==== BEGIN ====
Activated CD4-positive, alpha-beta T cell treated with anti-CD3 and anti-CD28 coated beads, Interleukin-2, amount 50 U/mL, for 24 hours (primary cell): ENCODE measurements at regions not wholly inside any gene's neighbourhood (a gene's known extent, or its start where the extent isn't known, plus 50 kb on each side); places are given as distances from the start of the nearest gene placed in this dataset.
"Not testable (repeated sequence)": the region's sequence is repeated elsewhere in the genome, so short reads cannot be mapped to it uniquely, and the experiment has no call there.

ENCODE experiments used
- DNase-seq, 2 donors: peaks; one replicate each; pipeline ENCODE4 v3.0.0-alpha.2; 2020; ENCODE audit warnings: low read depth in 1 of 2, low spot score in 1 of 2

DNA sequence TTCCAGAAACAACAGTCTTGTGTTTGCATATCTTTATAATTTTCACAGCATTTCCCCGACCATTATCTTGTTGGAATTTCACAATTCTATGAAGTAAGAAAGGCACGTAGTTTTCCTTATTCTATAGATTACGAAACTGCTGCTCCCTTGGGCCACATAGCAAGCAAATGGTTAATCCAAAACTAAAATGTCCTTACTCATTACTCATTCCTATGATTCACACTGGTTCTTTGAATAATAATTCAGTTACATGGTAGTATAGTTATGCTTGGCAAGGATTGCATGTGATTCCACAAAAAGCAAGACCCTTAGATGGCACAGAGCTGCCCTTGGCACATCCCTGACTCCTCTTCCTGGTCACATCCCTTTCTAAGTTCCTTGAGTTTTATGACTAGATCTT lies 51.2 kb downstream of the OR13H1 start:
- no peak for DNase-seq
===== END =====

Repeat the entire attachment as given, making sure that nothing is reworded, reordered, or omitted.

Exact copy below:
Activated CD4-positive, alpha-beta T cell treated with anti-CD3 and anti-CD28 coated beads, Interleukin-2, amount 50 U/mL, for 24 hours (primary cell): ENCODE measurements at regions not wholly inside any gene's neighbourhood (a gene's known extent, or its start where the extent isn't known, plus 50 kb on each side); places are given as distances from the start of the nearest gene placed in this dataset.
"Not testable (repeated sequence)": the region's sequence is repeated elsewhere in the genome, so short reads cannot be mapped to it uniquely, and the experiment has no call there.

ENCODE experiments used
- DNase-seq, 2 donors: peaks; one replicate each; pipeline ENCODE4 v3.0.0-alpha.2; 2020; ENCODE audit warnings: low read depth in 1 of 2, low spot score in 1 of 2

DNA sequence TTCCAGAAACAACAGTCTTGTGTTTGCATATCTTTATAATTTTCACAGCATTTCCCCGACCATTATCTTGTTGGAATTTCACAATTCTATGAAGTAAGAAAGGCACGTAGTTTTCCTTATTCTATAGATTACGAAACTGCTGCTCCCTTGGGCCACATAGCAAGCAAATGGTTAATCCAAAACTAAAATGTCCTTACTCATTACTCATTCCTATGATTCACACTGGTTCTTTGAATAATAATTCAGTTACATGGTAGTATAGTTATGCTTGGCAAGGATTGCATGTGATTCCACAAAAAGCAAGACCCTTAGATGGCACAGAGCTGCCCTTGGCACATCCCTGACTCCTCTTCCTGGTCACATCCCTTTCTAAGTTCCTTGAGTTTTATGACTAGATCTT lies 51.2 kb downstream of the OR13H1 start:
- no peak for DNase-seq